“As a small credit union, we may be able to fund these mortgages,” Aguirre said.
In addition to small housing developments, Hawaii First is also awaiting word from Hawaii County and the state of Hawaii regarding the potential of offering direct access to land parcels for displaced residents. This land would then be used for temporary housing or other relief efforts.
Popping up to Help Members
Kilauea’s eruption has damaged more than just homes in the region, though. Images have caused tourists to cancel vacations, which has taken a toll on local residents’ incomes.
“A lot of these people work for the hospitality industry as tour bus drivers or at a hotel,” Aguirre explained. “When the hotel reservations go down, their hours are cut. So, it’s having an overall effect on the island.”
To retain tourists, government officials are working to raise awareness that the state is still open for business. In the meantime, Hawaii First is holding pop-up events to meet with members in person and provide them with financial aid and a fiscal snapshot via its PRL program.
Aguirre said Hawaii First’s staff has a chance to work with locals at these events and assess their financial status and goals. Its PRL program then uses financial planning software to help individuals establish their own financial goals based on their unique situation, regardless of how the volcano has impacted those plans.
“We put together goals and the objectives to get through the next week,” she said. “Once those are done, we are able to fund them some money.”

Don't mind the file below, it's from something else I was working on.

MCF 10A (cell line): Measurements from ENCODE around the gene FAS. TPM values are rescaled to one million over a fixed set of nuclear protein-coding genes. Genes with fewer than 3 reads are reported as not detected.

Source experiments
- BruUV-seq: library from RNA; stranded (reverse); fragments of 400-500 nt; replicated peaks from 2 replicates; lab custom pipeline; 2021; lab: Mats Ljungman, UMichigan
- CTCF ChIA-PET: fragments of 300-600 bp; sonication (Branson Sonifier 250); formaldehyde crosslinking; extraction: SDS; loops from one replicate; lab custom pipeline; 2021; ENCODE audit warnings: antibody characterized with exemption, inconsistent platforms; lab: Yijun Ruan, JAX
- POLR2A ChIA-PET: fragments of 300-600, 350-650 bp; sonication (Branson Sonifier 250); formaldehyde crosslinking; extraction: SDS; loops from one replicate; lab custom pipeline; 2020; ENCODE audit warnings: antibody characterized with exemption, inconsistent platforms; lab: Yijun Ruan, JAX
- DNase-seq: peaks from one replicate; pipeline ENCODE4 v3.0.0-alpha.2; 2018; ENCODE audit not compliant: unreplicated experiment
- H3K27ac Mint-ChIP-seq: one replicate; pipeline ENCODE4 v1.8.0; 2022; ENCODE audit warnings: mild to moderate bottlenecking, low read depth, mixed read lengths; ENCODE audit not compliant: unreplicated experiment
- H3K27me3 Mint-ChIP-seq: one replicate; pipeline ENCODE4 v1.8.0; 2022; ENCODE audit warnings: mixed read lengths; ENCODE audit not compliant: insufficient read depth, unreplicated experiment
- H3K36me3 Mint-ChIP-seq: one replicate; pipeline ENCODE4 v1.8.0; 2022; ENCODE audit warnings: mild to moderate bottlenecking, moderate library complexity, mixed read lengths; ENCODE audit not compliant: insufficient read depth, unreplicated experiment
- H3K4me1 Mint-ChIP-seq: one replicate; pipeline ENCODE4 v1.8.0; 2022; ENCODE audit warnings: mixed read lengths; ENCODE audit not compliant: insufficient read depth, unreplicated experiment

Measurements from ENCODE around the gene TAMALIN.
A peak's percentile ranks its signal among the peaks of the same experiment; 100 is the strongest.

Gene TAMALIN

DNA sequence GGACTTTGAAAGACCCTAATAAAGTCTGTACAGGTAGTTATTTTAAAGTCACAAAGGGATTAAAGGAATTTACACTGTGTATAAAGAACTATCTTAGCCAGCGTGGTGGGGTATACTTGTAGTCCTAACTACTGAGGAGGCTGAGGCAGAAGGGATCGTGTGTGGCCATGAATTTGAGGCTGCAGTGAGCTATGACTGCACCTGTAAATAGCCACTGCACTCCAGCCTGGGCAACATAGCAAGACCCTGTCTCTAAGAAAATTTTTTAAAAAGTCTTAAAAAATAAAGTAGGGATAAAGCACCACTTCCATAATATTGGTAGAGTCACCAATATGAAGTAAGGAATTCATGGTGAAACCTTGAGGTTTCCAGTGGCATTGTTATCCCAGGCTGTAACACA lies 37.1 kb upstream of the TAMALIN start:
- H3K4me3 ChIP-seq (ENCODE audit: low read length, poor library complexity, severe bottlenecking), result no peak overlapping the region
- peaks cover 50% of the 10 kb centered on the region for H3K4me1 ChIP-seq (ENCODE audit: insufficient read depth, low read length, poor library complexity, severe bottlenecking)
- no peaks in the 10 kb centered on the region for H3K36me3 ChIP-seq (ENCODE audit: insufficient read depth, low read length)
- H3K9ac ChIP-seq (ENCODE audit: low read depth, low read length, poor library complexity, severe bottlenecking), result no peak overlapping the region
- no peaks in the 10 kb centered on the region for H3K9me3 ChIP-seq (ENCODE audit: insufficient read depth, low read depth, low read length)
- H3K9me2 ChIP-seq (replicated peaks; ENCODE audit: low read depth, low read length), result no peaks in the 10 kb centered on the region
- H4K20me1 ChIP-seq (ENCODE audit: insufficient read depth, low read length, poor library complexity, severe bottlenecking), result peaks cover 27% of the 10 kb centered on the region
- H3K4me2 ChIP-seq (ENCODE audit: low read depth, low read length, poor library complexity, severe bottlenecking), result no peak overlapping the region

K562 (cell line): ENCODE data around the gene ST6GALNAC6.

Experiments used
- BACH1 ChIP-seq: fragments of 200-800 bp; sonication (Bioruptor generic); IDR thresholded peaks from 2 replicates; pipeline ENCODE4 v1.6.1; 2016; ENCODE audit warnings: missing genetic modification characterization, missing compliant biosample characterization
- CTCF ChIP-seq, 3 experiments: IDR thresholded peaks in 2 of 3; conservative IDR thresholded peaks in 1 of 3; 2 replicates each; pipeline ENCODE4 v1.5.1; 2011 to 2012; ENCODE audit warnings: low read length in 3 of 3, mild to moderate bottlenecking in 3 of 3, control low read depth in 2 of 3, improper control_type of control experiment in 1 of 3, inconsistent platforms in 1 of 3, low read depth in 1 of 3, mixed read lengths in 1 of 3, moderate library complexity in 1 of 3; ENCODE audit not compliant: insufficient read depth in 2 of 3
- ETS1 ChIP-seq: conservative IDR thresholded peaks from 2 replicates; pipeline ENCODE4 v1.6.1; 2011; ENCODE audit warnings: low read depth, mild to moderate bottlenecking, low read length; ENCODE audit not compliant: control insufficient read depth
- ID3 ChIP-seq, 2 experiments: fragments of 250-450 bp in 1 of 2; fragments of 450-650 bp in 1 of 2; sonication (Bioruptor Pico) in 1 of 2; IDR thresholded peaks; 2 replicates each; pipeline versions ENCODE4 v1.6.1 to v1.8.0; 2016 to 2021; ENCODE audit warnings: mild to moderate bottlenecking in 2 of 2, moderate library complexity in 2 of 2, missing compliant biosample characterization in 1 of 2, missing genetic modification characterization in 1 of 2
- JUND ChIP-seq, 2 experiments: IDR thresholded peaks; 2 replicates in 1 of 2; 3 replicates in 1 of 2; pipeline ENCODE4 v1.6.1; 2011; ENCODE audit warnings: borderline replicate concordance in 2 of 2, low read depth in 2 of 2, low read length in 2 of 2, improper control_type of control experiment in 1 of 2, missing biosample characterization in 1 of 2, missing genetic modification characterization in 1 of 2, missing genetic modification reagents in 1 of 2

The funds range from $500 to $2,000 per family, and are unrelated to any future damage assessment payments. They can be used to help residents make a deposit on a new housing arrangement, make a utility payment or buy basic living supplies.
An ‘Opportunity’ to Assist Members
While the recent eruption is hurting Hawaii’s economy, it isn’t the first time the state has dealt with economic hardship. Aguirre said the challenge posed by the volcano’s impact matches that of the economic downturn in 2008 – an event that, like the volcano, forced many consumers to cancel or suspend vacation plans.
“That affected everyone on the island, when everyone stopped travelling,” she said.
Its effects may not be unprecedented, but Kilauea’s eruption has forced Hawaii First to consider new approaches and resources to address displaced members’ needs, get lives back on track and find a way to make finances more stable.
“We’ve never faced an opportunity like this,” Aguirre said. “This is just bringing out the very best, as we consider new and different ways to assist the displaced.”
It’s also an opportunity for Hawaii First to engage with the community through pop-up events, and ask affected individuals how the CU can step in and help them to recover. Perhaps most importantly, it offers the credit union and others in the area the chance to showcase how they rise to the occasion to address many of life’s unexpected challenges.